Celtic Knotwork Peacock

THE MARRIAGE OF KING CORMAC

It happened that in Cormac's time there was a very wealthy farmer named Buicad who dwelt in Leinster, and had vast herds of cattle and sheep and horses. This Buicad and his wife had no children, but they adopted a foster-child named Ethne, daughter of one Dunlang. Now Buicad was the most hospitable of men, and never refused aught to anyone, but he kept open house for all the nobles of Leinster who came with their following and feasted there as they would, day after day; and if any man fancied any of the cattle or other goods of Buicad, he might take them home with him, and none said him nay. Thus Buicad lived in great splendour, and his Dún was ever full to profusion with store of food and clothing and rich weapons, until in time it was all wasted away in boundless hospitality and generosity, and so many had had a share in his goods that they could never be recovered nor could it be said of any man that he was the cause of Buicad's undoing. But undone he was at last, and when there remained to him but one bull and seven cows he departed by night with his wife and Ethne from Dún Buicad, leaving his mansion desolate. And he travelled till he came to a place where there was a grove of oak trees by a little stream in the county of Meath, near where Cormac had a summer palace, and there he built himself a little hut and tended his few cattle, and Ethne waited as a maid-servant upon him and his wife.

  The Milkmaid. Coloured Engraving by J. D. Miller after the painting by George Mason.
The Milkmaid. Engraving by J. D. Miller
after the painting by George Mason.

Now on a certain day it happened that King Cormac rode out on horseback from his Dún in Meath, and in the course of his ride he came upon the little herd of Buicad towards evening, and he saw Ethne milking the cows. And this was the way she milked them: first she milked a portion of each cow's milk into a certain vessel, then she took a second vessel and milked into it the remaining portion, in which was the richest cream, and these two vessels she kept apart. Cormac watched all this. She then bore the vessels of milk into the hut, and came out again with two other vessels and a small cup. These she bore down to the river-side; and one of the vessels she filled by means of the cup from the water at the brink of the stream, but the other vessel she bore out into the middle of the stream and there filled it from the deepest of the running water. After this she took a sickle and began cutting rushes by the river-side, and Cormac saw that when she cut a wisp of long rushes she would put it on one side, and the short rushes on the other, and she bore them separately into the house. But Cormac stopped her and saluted her, and said:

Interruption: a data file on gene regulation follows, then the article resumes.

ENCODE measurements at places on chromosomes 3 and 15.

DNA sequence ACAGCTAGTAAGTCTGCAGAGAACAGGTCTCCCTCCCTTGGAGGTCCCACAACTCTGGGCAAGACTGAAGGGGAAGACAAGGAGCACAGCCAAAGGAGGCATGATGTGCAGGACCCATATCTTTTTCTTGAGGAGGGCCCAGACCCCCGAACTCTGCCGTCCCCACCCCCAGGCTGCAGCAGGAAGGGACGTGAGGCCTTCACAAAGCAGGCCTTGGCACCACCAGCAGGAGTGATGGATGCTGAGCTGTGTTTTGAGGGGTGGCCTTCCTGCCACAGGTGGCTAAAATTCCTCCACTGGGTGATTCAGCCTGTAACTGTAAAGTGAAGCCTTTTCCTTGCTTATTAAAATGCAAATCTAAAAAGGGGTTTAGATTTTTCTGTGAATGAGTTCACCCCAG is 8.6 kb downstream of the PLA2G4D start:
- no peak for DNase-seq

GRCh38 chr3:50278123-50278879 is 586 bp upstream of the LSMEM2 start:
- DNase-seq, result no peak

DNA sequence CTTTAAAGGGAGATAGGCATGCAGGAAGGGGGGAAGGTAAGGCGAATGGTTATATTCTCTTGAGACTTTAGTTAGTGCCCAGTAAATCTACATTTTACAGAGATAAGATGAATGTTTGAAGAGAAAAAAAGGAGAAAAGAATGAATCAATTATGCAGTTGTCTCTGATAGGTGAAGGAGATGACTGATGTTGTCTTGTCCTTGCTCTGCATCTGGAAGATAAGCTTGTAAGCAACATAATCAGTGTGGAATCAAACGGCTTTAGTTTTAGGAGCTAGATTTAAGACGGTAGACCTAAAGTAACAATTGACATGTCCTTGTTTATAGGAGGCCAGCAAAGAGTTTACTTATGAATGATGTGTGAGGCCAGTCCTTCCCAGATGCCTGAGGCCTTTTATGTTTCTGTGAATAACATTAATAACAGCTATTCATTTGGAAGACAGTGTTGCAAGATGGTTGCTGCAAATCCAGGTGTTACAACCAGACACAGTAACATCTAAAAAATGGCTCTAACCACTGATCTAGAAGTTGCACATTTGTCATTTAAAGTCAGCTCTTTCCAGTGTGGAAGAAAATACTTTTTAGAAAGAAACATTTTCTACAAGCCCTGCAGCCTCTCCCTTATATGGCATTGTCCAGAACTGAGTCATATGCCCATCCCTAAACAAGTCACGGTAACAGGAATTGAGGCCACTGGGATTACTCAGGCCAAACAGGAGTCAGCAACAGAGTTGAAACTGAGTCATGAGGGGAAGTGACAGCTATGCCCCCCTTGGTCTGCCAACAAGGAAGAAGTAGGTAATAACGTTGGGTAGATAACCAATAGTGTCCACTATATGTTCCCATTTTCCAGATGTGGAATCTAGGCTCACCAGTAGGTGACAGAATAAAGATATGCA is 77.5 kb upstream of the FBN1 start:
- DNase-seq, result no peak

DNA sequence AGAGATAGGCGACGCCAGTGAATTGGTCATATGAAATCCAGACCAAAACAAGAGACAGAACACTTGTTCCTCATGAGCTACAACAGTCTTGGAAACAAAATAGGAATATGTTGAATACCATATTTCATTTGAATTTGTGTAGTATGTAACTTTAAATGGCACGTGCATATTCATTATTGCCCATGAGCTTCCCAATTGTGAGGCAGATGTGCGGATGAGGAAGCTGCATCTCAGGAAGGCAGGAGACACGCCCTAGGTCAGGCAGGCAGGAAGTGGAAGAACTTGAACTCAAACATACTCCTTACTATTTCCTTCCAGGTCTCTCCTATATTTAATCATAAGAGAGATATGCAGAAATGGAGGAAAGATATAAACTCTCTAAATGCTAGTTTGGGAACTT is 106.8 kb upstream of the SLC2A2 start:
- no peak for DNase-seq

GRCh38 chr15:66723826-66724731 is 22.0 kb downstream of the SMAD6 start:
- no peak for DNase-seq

"For whom, maiden, art thou making this careful choice of the milk and the rushes and the water?"

"I am making it," said she, "for one who is worthy that I should do far more than that for him, if I could."

"What is his name?"

"Buicad, the farmer," said Ethne.

"Is it that Buicad, who was the rich farmer in Leinster that all Ireland has heard of?" asked the King.

"It is even so."

"Then thou art his foster-child, Ethne the daughter of Dunlang?" said Cormac.

"I am," said Ethne.

"Wilt thou be my wife and Queen of Erinn?" then said Cormac.

"If it please my foster-father to give me to thee, O King, I am willing," replied Ethne. Then Cormac took Ethne by the hand and they went before Buicad, and he consented to give her to Cormac to wife. And Buicad was given rich lands and great store of cattle in the district of Odran close by Tara, and Ethne the Queen loved him and visited him so long as his life endured.






Text Source:
The High Deeds of Finn and other Bardic Romances of Ancient Ireland.
T. W. Rolleston, ed. Illustrations by Stephen Reid.
London: G. G. Harrap & Co., 1910. 179-181.







Background courtesy of Windhaven Web Art.

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